L. H. Thangi Mannen
Most of us use them every day, the thin plastic bags used by almost every retailer we visit. Whether we’re shopping for groceries or the latest fashion trends, you can almost guarantee that you’ll be leaving the store with a plastic bag stuffed full of your new goodies. Then, when you reach home, you’ll quickly remove them like a kid opening Christmas presents, tossing aside the wrappings with thoughtless abandon. Have you ever stopped to consider what happens to those plastic bags? Has it ever occurred to you just how many of them we go through, individually, in a year?
Plastic pollution is a global catastrophe and sadly it is a man-made one. Plastic Oceans International frighteningly states that annually approximate 500 billion plastic bags are used worldwide, with more than one million bags every minute. Just think about how many of these bags will end up littered all over the planet. This is having an extremely detrimental effect on the environment, wildlife and human health. This pollution is also extremely dangerous because it is leading to the transportation of invasive species, which can have a catastrophic influence on biodiversity. We are not immune from the impact either. Plastic particles attract toxins, which in turn affects us, as the toxins enter the food chain.
International Plastic Bag Free Day is dedicated to heightening awareness about these and very real and pressing issues brought about by this most popular of disposable carrying devices. We are reminded that those bags we pick up from the retailers are used for an incredibly short time, usually under 30 minutes, and are then disposed of. They may pass out of our thinking then, but they do not pass out of our world. Plastic bags remain in the world for anywhere from 100-500 years before finally decaying completely, and have a profound impact upon our environment as a result.
International Plastic Bag Free Day was created by Bag Free World. It was created as a worldwide initiative for the purpose of getting rid of the single-use of plastic bags around the world. It is all about promoting environmental conservation by encouraging us all to stay away from the use of plastic bags and instead look for more eco-friendly alternatives and carry our won reusable bags. If we can do it on this one date, then we can do it for the rest of the year, right? The day is also important in terms of increasing awareness of the dangers and the harm that is associated with plastic bags in terms of the impact they have our life, nature and the environment. So, it is good to share awareness and use our voice on this date. We all are responsible for our actions and we all have our role to play in taking care of ourselves and the environment.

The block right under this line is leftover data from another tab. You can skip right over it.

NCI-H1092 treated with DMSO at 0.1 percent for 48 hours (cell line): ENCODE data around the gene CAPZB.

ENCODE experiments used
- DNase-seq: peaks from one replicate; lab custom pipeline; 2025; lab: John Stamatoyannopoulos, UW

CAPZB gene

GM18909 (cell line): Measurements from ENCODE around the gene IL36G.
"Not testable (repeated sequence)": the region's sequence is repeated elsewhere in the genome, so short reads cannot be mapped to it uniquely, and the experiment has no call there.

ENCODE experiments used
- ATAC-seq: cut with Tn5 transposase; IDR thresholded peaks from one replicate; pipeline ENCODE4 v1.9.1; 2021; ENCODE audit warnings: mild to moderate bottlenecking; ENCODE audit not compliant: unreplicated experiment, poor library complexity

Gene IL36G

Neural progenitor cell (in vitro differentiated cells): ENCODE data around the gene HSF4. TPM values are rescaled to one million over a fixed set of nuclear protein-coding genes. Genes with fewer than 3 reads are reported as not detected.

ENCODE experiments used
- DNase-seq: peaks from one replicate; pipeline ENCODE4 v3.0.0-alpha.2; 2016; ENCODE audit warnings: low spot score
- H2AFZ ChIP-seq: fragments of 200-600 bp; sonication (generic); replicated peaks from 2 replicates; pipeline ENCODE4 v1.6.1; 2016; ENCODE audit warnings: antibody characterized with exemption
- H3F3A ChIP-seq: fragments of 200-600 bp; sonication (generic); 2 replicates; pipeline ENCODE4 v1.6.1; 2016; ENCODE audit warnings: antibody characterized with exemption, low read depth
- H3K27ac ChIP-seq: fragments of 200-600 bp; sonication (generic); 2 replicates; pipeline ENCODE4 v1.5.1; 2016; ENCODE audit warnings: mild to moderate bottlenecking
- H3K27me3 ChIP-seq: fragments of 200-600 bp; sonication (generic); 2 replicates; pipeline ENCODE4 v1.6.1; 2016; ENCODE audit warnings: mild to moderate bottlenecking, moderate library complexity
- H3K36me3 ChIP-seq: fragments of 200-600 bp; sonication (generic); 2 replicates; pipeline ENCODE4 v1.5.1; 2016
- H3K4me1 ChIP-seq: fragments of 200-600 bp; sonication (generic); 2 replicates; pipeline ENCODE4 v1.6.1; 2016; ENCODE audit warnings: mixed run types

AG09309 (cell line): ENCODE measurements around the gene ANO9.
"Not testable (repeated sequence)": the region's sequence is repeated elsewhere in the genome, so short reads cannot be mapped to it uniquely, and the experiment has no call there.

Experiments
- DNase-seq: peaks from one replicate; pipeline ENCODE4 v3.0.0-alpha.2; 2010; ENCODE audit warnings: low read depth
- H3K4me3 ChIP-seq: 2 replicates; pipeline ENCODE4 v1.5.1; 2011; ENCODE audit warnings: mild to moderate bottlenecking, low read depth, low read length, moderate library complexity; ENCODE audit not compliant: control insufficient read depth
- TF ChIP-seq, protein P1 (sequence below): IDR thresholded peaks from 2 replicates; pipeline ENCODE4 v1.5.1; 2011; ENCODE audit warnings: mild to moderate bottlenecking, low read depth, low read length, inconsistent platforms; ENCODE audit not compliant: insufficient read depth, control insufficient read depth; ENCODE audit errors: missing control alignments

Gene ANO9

It may be recalled that in the not so distant past on 17th June 2019, the Government of Nagaland had notified and imposed the total ban on “Single Use Plastics” (SUPs) in the state, which came into effect from 18th September 2019. This was in continuation of the state government’s earlier notification of 29th November 2018 on the “policy for restricting the use of plastics in Nagaland’ A list of eight SUP products were clearly mentioned in the said notification, as totally banned, amongst which was ” All plastic bags with or without handles, irrespective of thickness and size” . The notification also states that all individual, institutions or commercial establishments were to abide with the total ban, and the District Administrations and local bodies were given the right to decide and levy penalties against the defaulters in their jurisdiction. District Task Force were also set up in respective district to monitor and ensure the implementation of the notification.